Study: Overlapping Comorbidity Risks Found in Psoriasis and Palmoplantar Pustulosis

The risks of certain comorbid conditions varied between the 2 groups of patients.

Patients with palmoplantar pustulosis (PPP) exhibited an overlapping comorbidity profile with patients with psoriasis vulgaris, but not with those who have pompholyx. Findings were reported recently in JAMA Dermatology.

Although the origin of PPP remains unclear, the researchers note that recent studies on its immunological and genetic pathogenesis suggest systemic involvement of the disease. PPP, which is characterized as a chronic relapsing pustular dermatosis affecting the palms and/or soles, has also been previously considered a variant of psoriasis, but several studies have found differences between the 2 conditions.

“Similar to psoriasis, PPP is occasionally accompanied by systemic conditions, including psoriatic arthritis (PsA) and autoimmune diseases,” said the study authors. “However, to our knowledge, the association of comorbidities with PPP has not been evaluated, and adjustment for possible confounders has not been performed.”

They conducted a nationwide population-based cross-sectional analysis to assess the risks of comorbidities among patients with PPP using data from the Korean National Health Insurance (NHI) database and the National Health Screening Program collected from January 1, 2010, to December 31, 2019.

The comorbidity profiles of Korean patients with PPP were then compared with patients with the 2 major differential diagnoses of PPP: psoriasis vulgaris and pompholyx. Participants were evaluated for 4 categories of comorbidities: inflammatory arthritis, cardiometabolic diseases, autoimmune diseases, and dermatological diseases.

A total of 37,399 patients with PPP (mean [SD] age, 48.98 [17.20] years; 51.7% female); 332,279 patients with psoriasis vulgaris (mean [SD] age, 47.29 [18.34] years; 58.7% male); and 365,415 patients with pompholyx (mean [SD] age, 40.92 [17.63] years; 57.4% female) were included in the analyses.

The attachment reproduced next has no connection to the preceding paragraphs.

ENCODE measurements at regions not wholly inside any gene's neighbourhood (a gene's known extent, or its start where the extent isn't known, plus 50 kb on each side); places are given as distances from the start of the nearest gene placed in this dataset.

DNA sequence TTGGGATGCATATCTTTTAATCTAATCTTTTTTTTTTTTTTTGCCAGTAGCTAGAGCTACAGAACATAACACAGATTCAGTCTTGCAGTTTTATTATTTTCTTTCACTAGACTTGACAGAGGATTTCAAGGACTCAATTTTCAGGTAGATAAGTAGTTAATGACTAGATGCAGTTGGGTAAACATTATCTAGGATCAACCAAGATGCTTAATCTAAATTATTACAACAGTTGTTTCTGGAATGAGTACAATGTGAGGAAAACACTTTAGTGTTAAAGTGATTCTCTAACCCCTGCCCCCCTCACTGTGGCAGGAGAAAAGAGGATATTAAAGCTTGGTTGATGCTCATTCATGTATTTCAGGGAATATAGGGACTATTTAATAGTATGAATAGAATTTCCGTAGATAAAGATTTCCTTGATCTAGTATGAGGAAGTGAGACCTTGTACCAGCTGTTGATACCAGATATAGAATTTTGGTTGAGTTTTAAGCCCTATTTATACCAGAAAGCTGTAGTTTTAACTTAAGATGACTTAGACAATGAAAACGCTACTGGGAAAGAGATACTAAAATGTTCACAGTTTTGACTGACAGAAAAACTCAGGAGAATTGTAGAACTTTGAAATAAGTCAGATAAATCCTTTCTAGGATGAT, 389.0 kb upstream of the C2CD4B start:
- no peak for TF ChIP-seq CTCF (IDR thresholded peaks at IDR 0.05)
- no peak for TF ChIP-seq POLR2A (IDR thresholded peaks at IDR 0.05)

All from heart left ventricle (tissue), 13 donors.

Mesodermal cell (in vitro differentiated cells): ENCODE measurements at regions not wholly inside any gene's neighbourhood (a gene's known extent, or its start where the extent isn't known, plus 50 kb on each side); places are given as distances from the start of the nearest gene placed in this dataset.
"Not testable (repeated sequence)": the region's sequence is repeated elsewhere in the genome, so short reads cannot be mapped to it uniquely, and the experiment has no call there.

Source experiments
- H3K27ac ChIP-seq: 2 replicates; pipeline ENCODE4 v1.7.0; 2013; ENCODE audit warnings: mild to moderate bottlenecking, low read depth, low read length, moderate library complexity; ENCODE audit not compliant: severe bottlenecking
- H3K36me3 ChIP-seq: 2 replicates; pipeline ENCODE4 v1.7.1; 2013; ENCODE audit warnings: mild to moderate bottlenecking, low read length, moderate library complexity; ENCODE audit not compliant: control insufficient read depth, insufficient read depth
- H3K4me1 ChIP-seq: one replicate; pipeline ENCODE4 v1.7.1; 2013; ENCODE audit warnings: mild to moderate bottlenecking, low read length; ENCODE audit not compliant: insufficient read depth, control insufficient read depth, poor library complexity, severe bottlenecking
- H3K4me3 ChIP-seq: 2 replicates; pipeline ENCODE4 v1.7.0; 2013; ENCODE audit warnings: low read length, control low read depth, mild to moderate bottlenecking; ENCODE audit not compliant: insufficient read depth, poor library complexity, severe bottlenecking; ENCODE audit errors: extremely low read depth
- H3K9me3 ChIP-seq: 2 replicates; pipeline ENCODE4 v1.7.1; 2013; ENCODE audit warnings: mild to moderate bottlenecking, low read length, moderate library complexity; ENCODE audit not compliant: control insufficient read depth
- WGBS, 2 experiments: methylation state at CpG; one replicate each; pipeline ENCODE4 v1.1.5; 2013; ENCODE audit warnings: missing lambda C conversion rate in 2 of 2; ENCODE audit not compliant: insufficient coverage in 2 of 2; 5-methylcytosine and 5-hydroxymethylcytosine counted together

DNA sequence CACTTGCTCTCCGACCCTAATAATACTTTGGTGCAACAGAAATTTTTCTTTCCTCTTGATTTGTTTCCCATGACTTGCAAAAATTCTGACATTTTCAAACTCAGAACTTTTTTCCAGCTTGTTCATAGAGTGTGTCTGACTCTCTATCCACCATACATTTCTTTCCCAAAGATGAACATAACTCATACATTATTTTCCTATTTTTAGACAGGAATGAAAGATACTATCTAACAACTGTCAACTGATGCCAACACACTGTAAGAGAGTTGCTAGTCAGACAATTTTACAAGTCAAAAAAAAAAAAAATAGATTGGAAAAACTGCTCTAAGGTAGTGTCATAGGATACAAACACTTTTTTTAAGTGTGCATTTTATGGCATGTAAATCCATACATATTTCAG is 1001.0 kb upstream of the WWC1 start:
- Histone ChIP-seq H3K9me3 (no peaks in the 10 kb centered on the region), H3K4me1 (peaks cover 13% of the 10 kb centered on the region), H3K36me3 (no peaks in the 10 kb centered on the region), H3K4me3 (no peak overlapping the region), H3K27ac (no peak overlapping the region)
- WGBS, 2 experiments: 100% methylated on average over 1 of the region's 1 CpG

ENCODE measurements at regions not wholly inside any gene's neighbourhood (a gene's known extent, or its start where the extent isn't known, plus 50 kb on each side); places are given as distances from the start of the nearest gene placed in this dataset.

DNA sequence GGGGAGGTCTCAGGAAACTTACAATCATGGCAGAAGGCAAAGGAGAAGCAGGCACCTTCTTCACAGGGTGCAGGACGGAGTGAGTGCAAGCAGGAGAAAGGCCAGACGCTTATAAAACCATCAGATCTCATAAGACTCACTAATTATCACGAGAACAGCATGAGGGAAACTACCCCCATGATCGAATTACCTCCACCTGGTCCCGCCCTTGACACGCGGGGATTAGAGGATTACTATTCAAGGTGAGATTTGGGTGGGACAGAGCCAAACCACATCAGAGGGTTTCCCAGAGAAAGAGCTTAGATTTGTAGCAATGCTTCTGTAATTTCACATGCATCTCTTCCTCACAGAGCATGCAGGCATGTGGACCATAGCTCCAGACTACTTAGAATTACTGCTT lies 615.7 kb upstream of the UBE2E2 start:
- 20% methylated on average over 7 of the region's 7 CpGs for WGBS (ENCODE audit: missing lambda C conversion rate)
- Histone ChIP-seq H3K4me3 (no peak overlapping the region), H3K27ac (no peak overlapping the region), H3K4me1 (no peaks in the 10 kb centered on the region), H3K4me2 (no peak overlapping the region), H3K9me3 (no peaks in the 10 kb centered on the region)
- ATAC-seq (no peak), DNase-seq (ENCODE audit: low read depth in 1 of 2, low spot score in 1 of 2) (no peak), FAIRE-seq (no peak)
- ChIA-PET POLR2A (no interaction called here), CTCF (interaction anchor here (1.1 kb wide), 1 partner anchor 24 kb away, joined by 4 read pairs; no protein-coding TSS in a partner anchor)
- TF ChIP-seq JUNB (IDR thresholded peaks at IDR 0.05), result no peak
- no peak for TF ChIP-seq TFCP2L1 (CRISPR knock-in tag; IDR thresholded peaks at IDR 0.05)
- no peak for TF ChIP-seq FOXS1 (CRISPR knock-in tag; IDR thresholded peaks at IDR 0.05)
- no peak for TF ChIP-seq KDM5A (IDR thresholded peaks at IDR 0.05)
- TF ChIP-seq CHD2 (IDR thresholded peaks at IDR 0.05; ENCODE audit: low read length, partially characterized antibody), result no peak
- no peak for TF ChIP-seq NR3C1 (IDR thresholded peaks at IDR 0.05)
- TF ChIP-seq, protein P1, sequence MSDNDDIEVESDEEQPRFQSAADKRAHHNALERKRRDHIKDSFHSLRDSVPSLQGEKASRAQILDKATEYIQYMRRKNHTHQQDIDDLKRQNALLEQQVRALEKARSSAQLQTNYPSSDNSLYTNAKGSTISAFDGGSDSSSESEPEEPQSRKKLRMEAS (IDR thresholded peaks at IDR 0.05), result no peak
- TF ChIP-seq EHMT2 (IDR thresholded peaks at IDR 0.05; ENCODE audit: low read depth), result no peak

After adjusting for demographic covariates, patients with PPP were found to report significantly greater and lower risks of several comorbidities compared with those with psoriasis vulgaris:

  • Risks of ankylosing spondylitis (adjusted odds ratio [aOR], 1.37; 95% CI, 1.16-1.62; P < .001) and Graves disease (aOR, 1.40; 95% CI, 1.23-1.58; P < .001) were significantly higher among patients with PPP vs psoriasis vulgaris
  • Risks of PsA (aOR, 0.54; 95% CI, 0.47-0.63; P < .001), systemic lupus erythematosus (aOR, 0.67; 95% CI, 0.46-0.97; P = .04), Sjögren syndrome (aOR, 0.70; 95% CI, 0.50-0.96; P = .03), systemic sclerosis (aOR, 0.29; 95% CI, 0.11-0.77; P = .01), vitiligo (aOR, 0.53; 95% CI, 0.47-0.60; P < .001), and alopecia areata (aOR, 0.88; 95% CI, 0.81-0.95; P = .001) were significantly lower among those with PPP vs psoriasis vulgaris

Patients with PPP conversely showed significantly higher risks of the assessed comorbidities vs those with pompholyx after adjusting for demographic covariates: psoriasis vulgaris (aOR, 72.96; 95% CI, 68.19-78.05; P < .001), psoriatic arthritis (aOR, 8.06; 95% CI, 6.55-9.92; P < .001), ankylosing spondylitis (aOR, 1.91; 95% CI, 1.61-2.27; P < .001), type 1 diabetes (aOR, 1.33; 95% CI, 1.16-1.52; P < .001), type 2 diabetes (aOR, 1.33; 95% CI, 1.29-1.38; P < .001), Graves disease (aOR, 1.25; 95% CI, 1.11-1.42; P < .001), Crohn disease (aOR, 1.63; 95% CI, 1.11-2.40; P = .01), and vitiligo (aOR, 1.87; 95% CI, 1.65-2.12; P < .001).

Subgroup analyses also revealed differences in comorbidities according to sex and age. The researchers concluded that further studies are warranted to explore the pathogenetic mechanisms of these comorbidities and elucidate their associations with PPP.

Reference

Kim DH, Lee JY, Cho SI, Jo SJ. Risks of comorbidities in patients with palmoplantar pustulosis vs patients with psoriasis vulgaris or pompholyx in Korea. JAMA Dermatol. Published online April 27, 2022. doi:10.1001/jamadermatol.2022.1081

This was origianlly posted by our sister publication AJMC.